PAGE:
Targeting luxury customers — particularly in an ultra high-end town — requires a stay-ahead-of-the pack mindset. It can be costly, too.
Twenty-three years ago, Phil McCabe had a vision.
The Vietnam veteran, ex-CIA agent and former Maine businessman took a risk by purchasing the land where an old bank building sat for $1 million in what was then a struggling commercial district on Fifth Avenue South in downtown Naples. His dream? Turn the property into a bustling, luxurious hotel.
His hopes came true, with The Inn on Fifth. The hotel would earn McCabe a top spot among other entrepreneurs who envisioned and created what Naples could and did become.
Today, the 72-year-old has once again invested a large chunk of money — $5 million — into renovating the high-end hotel.
“I’m not sitting here waiting to improve my property.' Phil McCabe
But this time, he did it for a completely different reason. McCabe knows the luxury resort industry in Southwest Florida is tough to compete in, with both Naples and the surrounding area becoming more well known every day for having plenty of lodging spots with fancy amenities and accommodations. Some of his nearby competitors include the Bellasera Resort, Naples Bay Resort, Naples Grande Beach Resort, Hilton Naples and The Ritz-Carlton, Naples.
That's why McCabe wanted to add features to his hotel that would help it stand out from the rest — even in the high end.
“I’m not sitting here waiting to improve my property,” McCabe says, adding he has seen other area properties make big plans, specifically mentioning the Athens Group, which is proposing to demolish the Naples Beach Hotel and Golf Club and build a smaller resort and condo development along Gulf Shore Boulevard in its place.
To block other 4-star and 5-star hotels to from taking clientele away from The Inn on Fifth, McCabe sought to enhance the hotel’s “elegance, design and quality” to entice discerning customers.
Some of the new features include refinements to the hotel’s rooftop pool courtyard and additions to all 119 guest rooms, such as Swiss porcelain tile flooring, custom Brazilian mercury quartzite bathroom vanities and contemporary lighting. The hotel was closed for four weeks in September to renovate the rooms and lobby, reopening Oct. 1. A few of the final touches, such as a rooftop bar and gazebo, were still being finished in mid-October.
“This renovation is just the latest chapter in a story that keeps getting better, and we will continue to rewrite the pages of this Naples classic that’s been pleasing visitors and locals for years," McCabe says in a news release about the renovations.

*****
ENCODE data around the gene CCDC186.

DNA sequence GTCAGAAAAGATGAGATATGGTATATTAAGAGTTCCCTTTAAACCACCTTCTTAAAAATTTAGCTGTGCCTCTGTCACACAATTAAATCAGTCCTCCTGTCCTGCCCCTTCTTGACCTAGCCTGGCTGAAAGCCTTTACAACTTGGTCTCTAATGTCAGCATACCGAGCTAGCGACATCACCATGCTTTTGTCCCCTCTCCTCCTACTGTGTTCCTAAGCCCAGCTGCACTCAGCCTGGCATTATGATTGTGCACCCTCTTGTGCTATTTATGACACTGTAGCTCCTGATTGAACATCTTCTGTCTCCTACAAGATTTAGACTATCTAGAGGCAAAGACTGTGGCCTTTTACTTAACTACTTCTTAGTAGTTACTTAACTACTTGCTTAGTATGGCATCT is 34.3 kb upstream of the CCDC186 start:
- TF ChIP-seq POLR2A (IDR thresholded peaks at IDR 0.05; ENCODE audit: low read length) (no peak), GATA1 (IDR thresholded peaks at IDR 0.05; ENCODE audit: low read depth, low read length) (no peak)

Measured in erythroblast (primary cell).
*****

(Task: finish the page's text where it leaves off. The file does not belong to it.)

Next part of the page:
In addition to the renovations in the original three-story building on the north side of Fifth Avenue South, the $5 million investment also included a few special touches for the newer part of the hotel located directly across the street. Inside the 32 “Club Level” suites, for example, hardwood floors manufactured in Spain using 180-year-old hardened French oak were installed.
McCabe declined to reveal financial details or revenue/room data about the property, but he says the hotel has continued to be successful, and revenues have been increasing. However, he believes the hotel industry will see a “flattening” over the coming years — adding a sense of urgency to the renovations.
This isn't the first time McCabe has invested a significant amount of money in the hotel. In late 2012, the businessman spent $18 million for an expansion project to build the 40,000-square foot, three-story addition on the south side of Fifth Avenue South that houses the new 32 suites and includes 12,000 square feet of retail space on the ground floor and an executive boardroom. That year, McCabe also spent $1.7 million on another renovation project to update the design of the hotel.
McCabe, who first moved to Naples about 35 years ago and sold almost all of his Maine assets to fund his hotel projects that included The Inn of Naples and The Inn of Pelican Bay, says he isn’t planning on retiring anytime soon.
Because he owns other commercial properties in Naples and is currently overseeing a spec home project in Kennebunkport, Maine, McCabe says it would be “hard” for him to retire, even though he now has his two sons, Joseph and Philip, helping him and working out of the new offices they built adjacent to the hotel as part of the renovation project.